Brands & Festivals: Sponsorship vs Owned Assets

In 2016, an impressive 30.9 million people attended gigs and festivals in the UK. This was a 12% rise on 2015’s figure of 27.7m, according to a survey by UK Music. Of this 30.9 million figure, it claims four million people specifically attended festivals.

It's no surprise that brands have had a very active role in festivals, traditionally focusing on sponsorship as the primary method of engagement. But, we have also seen a rise of brands owning their festivals or taking over a stage and creating the experience from scratch. 

We previously discussed how brands can evolve their festival activations by focussing on creating an experience and being part of the event narrative.

Corona Sunsets: Brand Owned Festivals

Corona Sunsets is defined as a "Global music festival series celebrating the transformational power of sunset in the worlds most iconic beaches, mountains, and city centers."

SunSets aims to turn urban city environments into a tropical beach environment. Previous UK iterations, for example, have turned the Greenwich Peninsula into a beach using 400 tonnes of sand.

Aina Fuller, UK marketing manager for the AB InBev-owned Mexican beer brand, says 67% of Corona SunSets’ attendees are 25 to 34 years old, with the brand selling 34,100 bottles of the beer since the festival’s inception in Summer 2014.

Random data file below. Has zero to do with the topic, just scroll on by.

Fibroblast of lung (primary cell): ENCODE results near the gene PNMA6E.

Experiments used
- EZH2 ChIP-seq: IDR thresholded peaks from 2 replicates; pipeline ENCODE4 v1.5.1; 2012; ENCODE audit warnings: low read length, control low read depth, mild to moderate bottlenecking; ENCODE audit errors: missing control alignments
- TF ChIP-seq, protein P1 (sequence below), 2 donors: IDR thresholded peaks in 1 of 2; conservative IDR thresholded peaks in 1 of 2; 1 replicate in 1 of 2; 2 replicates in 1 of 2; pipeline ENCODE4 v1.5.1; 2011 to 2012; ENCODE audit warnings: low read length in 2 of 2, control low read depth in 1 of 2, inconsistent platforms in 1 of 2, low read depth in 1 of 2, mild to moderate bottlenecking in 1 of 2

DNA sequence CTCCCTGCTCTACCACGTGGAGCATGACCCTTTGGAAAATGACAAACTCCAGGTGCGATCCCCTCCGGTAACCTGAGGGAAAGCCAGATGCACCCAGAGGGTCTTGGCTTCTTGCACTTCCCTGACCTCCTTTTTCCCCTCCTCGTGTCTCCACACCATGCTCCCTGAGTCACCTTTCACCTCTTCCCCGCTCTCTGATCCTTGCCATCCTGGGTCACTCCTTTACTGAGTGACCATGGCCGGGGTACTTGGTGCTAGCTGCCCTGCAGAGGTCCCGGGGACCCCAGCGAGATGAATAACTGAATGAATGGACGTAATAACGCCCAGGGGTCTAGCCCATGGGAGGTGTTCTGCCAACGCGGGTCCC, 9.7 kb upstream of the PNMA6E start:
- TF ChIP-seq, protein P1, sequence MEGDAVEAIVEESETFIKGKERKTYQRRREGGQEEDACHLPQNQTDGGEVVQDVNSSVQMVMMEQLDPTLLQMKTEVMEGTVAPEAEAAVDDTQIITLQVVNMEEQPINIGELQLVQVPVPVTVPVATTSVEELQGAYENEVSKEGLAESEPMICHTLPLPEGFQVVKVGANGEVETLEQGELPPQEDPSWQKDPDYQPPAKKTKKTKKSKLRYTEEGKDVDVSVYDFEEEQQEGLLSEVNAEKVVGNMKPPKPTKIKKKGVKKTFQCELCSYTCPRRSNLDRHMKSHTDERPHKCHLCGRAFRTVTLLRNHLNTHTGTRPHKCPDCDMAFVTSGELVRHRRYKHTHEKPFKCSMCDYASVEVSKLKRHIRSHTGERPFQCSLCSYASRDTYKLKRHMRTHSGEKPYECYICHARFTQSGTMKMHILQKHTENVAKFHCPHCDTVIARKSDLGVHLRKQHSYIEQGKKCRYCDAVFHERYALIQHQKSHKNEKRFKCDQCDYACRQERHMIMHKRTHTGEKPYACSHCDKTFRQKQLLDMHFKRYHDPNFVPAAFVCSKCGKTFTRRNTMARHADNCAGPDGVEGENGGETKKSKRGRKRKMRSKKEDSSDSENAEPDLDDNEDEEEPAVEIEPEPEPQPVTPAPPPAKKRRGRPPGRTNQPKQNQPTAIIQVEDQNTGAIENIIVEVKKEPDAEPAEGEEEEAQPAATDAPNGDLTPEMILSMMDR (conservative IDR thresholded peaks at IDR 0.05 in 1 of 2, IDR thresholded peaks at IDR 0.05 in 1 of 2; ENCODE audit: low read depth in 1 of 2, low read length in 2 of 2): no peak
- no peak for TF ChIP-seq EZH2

“Launching SunSets was a really natural progression because Corona has always been a brand that has put experience at the heart of our advertising,” says Fuller, citing research that claims 80% of millennials prefer to spend their money on experiences over material goods. “We just wanted to leverage that experience into something more real.”

Innocent Smoothies

Innocent has launched several now-defunct music festivals over the years from Fruitstock to Village Fete. Its most recent stab at the festival scene was Un:plugged, which during 2015 and 2016 included celebrities such as Mr. Motivator, attracted 4,000 attendees and had a total PR value of over £1m from a spend of just £30,000.

Burn Energy Drinks: Big Burn

Another interesting example of an owned festival by a brand is Big Burn which has now booked the most credible artists in electronic music. What has made this especially unique is that Burn also manage another asset called the Burn Residency where they give emerging DJ's the chance to perform at leading clubs and gain mentorship from the best artists around. The festival platform then gives them another way to support their "residents" and ties into a unique event strategy that they own. 

Key Takeaways

  • Creating own festival can help establish brand message, especially if tied into wider activity such as the Big Burn & Burn Residency approach.

  • Create an immersive experience

  • Partner with musicians earlier in the process

  • Integrate into the narrative of the festival

  • Challenge festival partners to push boundaries


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